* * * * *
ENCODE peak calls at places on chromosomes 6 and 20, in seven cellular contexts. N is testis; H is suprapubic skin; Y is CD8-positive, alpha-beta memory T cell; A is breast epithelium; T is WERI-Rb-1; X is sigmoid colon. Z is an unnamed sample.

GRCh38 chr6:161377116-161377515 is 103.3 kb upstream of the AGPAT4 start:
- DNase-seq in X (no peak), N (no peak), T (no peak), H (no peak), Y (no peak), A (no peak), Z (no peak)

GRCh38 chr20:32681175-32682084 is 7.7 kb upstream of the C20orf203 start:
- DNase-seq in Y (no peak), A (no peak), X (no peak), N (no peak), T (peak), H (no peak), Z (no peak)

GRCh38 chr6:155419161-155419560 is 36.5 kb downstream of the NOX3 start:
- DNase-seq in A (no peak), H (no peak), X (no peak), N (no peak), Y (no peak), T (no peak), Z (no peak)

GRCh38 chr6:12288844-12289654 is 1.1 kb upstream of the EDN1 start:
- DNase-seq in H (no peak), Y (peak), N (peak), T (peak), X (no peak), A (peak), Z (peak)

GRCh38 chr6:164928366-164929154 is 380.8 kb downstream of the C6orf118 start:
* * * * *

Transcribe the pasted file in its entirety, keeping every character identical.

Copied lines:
ENCODE peak calls at places on chromosomes 6 and 20, in seven cellular contexts. N is testis; H is suprapubic skin; Y is CD8-positive, alpha-beta memory T cell; A is breast epithelium; T is WERI-Rb-1; X is sigmoid colon. Z is an unnamed sample.

GRCh38 chr6:161377116-161377515 is 103.3 kb upstream of the AGPAT4 start:
- DNase-seq in X (no peak), N (no peak), T (no peak), H (no peak), Y (no peak), A (no peak), Z (no peak)

GRCh38 chr20:32681175-32682084 is 7.7 kb upstream of the C20orf203 start:
- DNase-seq in Y (no peak), A (no peak), X (no peak), N (no peak), T (peak), H (no peak), Z (no peak)

GRCh38 chr6:155419161-155419560 is 36.5 kb downstream of the NOX3 start:
- DNase-seq in A (no peak), H (no peak), X (no peak), N (no peak), Y (no peak), T (no peak), Z (no peak)

GRCh38 chr6:12288844-12289654 is 1.1 kb upstream of the EDN1 start:
- DNase-seq in H (no peak), Y (peak), N (peak), T (peak), X (no peak), A (peak), Z (peak)

GRCh38 chr6:164928366-164929154 is 380.8 kb downstream of the C6orf118 start: